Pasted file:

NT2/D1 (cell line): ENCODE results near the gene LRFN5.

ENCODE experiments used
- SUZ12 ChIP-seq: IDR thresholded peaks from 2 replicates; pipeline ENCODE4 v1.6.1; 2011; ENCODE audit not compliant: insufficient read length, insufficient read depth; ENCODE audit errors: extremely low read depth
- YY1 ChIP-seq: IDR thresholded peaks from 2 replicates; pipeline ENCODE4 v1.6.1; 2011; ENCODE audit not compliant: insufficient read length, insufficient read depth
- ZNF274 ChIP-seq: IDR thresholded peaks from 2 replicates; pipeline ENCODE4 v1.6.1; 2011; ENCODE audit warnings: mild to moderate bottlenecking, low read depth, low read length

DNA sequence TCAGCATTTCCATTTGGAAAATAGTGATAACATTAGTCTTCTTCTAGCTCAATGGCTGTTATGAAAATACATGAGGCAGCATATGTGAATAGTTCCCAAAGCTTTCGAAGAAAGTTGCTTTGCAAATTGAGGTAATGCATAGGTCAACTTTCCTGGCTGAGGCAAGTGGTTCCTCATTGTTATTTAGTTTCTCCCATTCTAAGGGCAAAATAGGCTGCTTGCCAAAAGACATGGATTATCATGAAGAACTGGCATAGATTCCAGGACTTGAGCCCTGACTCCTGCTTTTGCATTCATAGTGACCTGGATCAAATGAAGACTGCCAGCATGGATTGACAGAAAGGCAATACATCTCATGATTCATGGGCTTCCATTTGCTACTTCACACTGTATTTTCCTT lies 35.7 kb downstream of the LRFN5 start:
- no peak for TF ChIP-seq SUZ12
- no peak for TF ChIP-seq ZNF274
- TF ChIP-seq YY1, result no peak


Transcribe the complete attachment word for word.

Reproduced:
NT2/D1 (cell line): ENCODE results near the gene LRFN5.

ENCODE experiments used
- SUZ12 ChIP-seq: IDR thresholded peaks from 2 replicates; pipeline ENCODE4 v1.6.1; 2011; ENCODE audit not compliant: insufficient read length, insufficient read depth; ENCODE audit errors: extremely low read depth
- YY1 ChIP-seq: IDR thresholded peaks from 2 replicates; pipeline ENCODE4 v1.6.1; 2011; ENCODE audit not compliant: insufficient read length, insufficient read depth
- ZNF274 ChIP-seq: IDR thresholded peaks from 2 replicates; pipeline ENCODE4 v1.6.1; 2011; ENCODE audit warnings: mild to moderate bottlenecking, low read depth, low read length

DNA sequence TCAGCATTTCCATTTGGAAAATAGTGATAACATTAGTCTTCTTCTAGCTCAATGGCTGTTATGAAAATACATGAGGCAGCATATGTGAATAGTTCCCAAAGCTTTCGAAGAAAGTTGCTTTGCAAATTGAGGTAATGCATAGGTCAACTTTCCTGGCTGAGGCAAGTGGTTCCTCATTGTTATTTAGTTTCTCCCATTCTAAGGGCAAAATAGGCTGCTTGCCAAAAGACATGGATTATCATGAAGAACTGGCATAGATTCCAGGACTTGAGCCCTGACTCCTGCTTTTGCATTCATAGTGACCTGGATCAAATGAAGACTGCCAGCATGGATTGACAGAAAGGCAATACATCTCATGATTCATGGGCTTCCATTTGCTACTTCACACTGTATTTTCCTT lies 35.7 kb downstream of the LRFN5 start:
- no peak for TF ChIP-seq SUZ12
- no peak for TF ChIP-seq ZNF274
- TF ChIP-seq YY1, result no peak